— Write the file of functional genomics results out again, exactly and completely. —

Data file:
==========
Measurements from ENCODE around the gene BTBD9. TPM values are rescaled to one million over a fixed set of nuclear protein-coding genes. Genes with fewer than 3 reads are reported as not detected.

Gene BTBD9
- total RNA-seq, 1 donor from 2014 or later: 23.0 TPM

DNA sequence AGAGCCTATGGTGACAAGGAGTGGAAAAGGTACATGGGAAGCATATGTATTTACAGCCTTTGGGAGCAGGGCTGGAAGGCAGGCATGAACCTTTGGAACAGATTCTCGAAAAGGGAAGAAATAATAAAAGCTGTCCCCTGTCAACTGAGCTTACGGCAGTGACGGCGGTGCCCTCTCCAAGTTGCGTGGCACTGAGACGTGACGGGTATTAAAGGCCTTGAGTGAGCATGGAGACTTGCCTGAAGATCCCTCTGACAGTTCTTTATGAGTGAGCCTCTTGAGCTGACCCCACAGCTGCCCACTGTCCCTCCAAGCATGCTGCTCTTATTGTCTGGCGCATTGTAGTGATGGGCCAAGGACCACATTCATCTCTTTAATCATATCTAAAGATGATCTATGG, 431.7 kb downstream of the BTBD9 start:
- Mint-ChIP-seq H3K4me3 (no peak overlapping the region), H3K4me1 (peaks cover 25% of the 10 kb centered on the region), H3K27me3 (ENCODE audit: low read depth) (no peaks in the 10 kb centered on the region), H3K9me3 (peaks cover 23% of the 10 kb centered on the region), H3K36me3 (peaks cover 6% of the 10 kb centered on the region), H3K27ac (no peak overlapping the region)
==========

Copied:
Measurements from ENCODE around the gene BTBD9. TPM values are rescaled to one million over a fixed set of nuclear protein-coding genes. Genes with fewer than 3 reads are reported as not detected.

Gene BTBD9
- total RNA-seq, 1 donor from 2014 or later: 23.0 TPM

DNA sequence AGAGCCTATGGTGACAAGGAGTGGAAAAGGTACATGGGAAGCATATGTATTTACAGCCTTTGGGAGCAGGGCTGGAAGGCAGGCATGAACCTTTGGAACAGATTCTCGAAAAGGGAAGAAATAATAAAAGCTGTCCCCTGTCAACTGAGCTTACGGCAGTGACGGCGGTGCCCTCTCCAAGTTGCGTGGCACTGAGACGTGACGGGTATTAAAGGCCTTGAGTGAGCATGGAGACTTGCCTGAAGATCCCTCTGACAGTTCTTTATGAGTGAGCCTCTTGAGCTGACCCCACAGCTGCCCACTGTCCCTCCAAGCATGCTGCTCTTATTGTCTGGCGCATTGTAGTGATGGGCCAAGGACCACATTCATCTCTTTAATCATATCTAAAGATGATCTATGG, 431.7 kb downstream of the BTBD9 start:
- Mint-ChIP-seq H3K4me3 (no peak overlapping the region), H3K4me1 (peaks cover 25% of the 10 kb centered on the region), H3K27me3 (ENCODE audit: low read depth) (no peaks in the 10 kb centered on the region), H3K9me3 (peaks cover 23% of the 10 kb centered on the region), H3K36me3 (peaks cover 6% of the 10 kb centered on the region), H3K27ac (no peak overlapping the region)